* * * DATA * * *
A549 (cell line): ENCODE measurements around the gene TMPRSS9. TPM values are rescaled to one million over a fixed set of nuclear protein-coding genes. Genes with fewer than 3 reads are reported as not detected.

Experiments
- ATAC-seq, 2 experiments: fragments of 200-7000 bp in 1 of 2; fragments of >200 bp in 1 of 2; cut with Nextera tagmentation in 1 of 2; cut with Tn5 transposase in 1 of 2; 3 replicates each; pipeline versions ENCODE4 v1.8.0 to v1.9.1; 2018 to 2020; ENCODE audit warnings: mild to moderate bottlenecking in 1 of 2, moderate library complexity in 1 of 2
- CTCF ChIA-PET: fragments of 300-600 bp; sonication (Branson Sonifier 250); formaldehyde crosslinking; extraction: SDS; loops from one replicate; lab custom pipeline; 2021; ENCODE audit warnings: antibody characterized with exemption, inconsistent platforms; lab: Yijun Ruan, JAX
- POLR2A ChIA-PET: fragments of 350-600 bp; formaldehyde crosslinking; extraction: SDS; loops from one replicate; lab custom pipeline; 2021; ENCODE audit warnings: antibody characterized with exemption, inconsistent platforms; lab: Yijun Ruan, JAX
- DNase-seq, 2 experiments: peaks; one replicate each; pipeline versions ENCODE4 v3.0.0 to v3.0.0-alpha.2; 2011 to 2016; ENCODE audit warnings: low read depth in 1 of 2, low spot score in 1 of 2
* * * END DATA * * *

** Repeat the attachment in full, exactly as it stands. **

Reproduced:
A549 (cell line): ENCODE measurements around the gene TMPRSS9. TPM values are rescaled to one million over a fixed set of nuclear protein-coding genes. Genes with fewer than 3 reads are reported as not detected.

Experiments
- ATAC-seq, 2 experiments: fragments of 200-7000 bp in 1 of 2; fragments of >200 bp in 1 of 2; cut with Nextera tagmentation in 1 of 2; cut with Tn5 transposase in 1 of 2; 3 replicates each; pipeline versions ENCODE4 v1.8.0 to v1.9.1; 2018 to 2020; ENCODE audit warnings: mild to moderate bottlenecking in 1 of 2, moderate library complexity in 1 of 2
- CTCF ChIA-PET: fragments of 300-600 bp; sonication (Branson Sonifier 250); formaldehyde crosslinking; extraction: SDS; loops from one replicate; lab custom pipeline; 2021; ENCODE audit warnings: antibody characterized with exemption, inconsistent platforms; lab: Yijun Ruan, JAX
- POLR2A ChIA-PET: fragments of 350-600 bp; formaldehyde crosslinking; extraction: SDS; loops from one replicate; lab custom pipeline; 2021; ENCODE audit warnings: antibody characterized with exemption, inconsistent platforms; lab: Yijun Ruan, JAX
- DNase-seq, 2 experiments: peaks; one replicate each; pipeline versions ENCODE4 v3.0.0 to v3.0.0-alpha.2; 2011 to 2016; ENCODE audit warnings: low read depth in 1 of 2, low spot score in 1 of 2